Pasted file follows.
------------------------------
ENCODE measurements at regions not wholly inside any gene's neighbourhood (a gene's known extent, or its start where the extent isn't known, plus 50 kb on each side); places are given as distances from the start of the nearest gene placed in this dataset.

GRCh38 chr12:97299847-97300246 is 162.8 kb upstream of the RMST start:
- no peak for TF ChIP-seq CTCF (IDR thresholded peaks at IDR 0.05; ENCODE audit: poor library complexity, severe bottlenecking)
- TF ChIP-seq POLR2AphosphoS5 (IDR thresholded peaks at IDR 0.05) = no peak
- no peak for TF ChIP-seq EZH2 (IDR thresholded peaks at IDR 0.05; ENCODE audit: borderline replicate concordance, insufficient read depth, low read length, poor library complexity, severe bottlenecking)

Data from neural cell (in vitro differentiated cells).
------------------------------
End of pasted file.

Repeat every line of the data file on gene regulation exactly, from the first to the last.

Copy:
ENCODE measurements at regions not wholly inside any gene's neighbourhood (a gene's known extent, or its start where the extent isn't known, plus 50 kb on each side); places are given as distances from the start of the nearest gene placed in this dataset.

GRCh38 chr12:97299847-97300246 is 162.8 kb upstream of the RMST start:
- no peak for TF ChIP-seq CTCF (IDR thresholded peaks at IDR 0.05; ENCODE audit: poor library complexity, severe bottlenecking)
- TF ChIP-seq POLR2AphosphoS5 (IDR thresholded peaks at IDR 0.05) = no peak
- no peak for TF ChIP-seq EZH2 (IDR thresholded peaks at IDR 0.05; ENCODE audit: borderline replicate concordance, insufficient read depth, low read length, poor library complexity, severe bottlenecking)

Data from neural cell (in vitro differentiated cells).